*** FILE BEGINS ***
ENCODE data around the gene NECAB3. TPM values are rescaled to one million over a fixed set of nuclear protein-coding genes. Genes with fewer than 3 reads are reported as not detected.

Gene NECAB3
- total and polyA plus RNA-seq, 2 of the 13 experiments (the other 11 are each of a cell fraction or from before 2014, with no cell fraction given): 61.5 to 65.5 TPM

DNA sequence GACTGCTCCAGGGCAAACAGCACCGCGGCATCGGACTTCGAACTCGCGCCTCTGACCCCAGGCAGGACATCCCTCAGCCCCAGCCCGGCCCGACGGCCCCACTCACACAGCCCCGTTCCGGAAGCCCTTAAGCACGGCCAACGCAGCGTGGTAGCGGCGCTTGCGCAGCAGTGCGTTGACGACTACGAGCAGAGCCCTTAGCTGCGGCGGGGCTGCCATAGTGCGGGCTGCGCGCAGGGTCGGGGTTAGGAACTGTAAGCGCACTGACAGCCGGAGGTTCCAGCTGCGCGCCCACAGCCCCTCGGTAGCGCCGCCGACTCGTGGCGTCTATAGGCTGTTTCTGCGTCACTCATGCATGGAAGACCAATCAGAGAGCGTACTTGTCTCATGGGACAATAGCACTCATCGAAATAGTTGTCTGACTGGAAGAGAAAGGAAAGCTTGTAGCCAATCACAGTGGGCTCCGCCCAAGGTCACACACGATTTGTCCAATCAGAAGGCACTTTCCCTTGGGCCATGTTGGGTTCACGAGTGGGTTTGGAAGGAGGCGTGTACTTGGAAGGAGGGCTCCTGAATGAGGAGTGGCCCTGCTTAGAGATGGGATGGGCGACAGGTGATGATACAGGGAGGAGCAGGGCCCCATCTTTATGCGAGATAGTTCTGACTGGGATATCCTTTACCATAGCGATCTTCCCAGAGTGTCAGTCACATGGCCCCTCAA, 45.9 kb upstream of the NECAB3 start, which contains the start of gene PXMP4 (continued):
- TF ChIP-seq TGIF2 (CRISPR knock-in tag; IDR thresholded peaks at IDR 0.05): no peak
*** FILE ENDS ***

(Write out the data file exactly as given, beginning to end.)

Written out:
ENCODE data around the gene NECAB3. TPM values are rescaled to one million over a fixed set of nuclear protein-coding genes. Genes with fewer than 3 reads are reported as not detected.

Gene NECAB3
- total and polyA plus RNA-seq, 2 of the 13 experiments (the other 11 are each of a cell fraction or from before 2014, with no cell fraction given): 61.5 to 65.5 TPM

DNA sequence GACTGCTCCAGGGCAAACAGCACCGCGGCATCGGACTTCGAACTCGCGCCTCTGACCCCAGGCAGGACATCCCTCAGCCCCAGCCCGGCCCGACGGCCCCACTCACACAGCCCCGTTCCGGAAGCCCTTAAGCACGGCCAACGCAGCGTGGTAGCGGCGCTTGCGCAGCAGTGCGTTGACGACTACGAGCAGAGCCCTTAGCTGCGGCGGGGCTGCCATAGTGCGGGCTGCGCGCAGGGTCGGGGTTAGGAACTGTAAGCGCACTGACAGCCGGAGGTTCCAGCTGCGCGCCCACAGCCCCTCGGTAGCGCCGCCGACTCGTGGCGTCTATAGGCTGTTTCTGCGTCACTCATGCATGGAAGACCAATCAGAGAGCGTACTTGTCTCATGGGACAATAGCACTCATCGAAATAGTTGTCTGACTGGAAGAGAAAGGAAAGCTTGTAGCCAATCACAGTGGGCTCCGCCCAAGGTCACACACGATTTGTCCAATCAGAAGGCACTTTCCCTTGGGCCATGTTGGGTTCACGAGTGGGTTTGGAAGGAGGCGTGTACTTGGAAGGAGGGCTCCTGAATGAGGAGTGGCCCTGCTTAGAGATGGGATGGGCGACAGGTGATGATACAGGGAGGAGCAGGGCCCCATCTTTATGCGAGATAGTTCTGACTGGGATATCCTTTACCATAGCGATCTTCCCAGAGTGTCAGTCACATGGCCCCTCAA, 45.9 kb upstream of the NECAB3 start, which contains the start of gene PXMP4 (continued):
- TF ChIP-seq TGIF2 (CRISPR knock-in tag; IDR thresholded peaks at IDR 0.05): no peak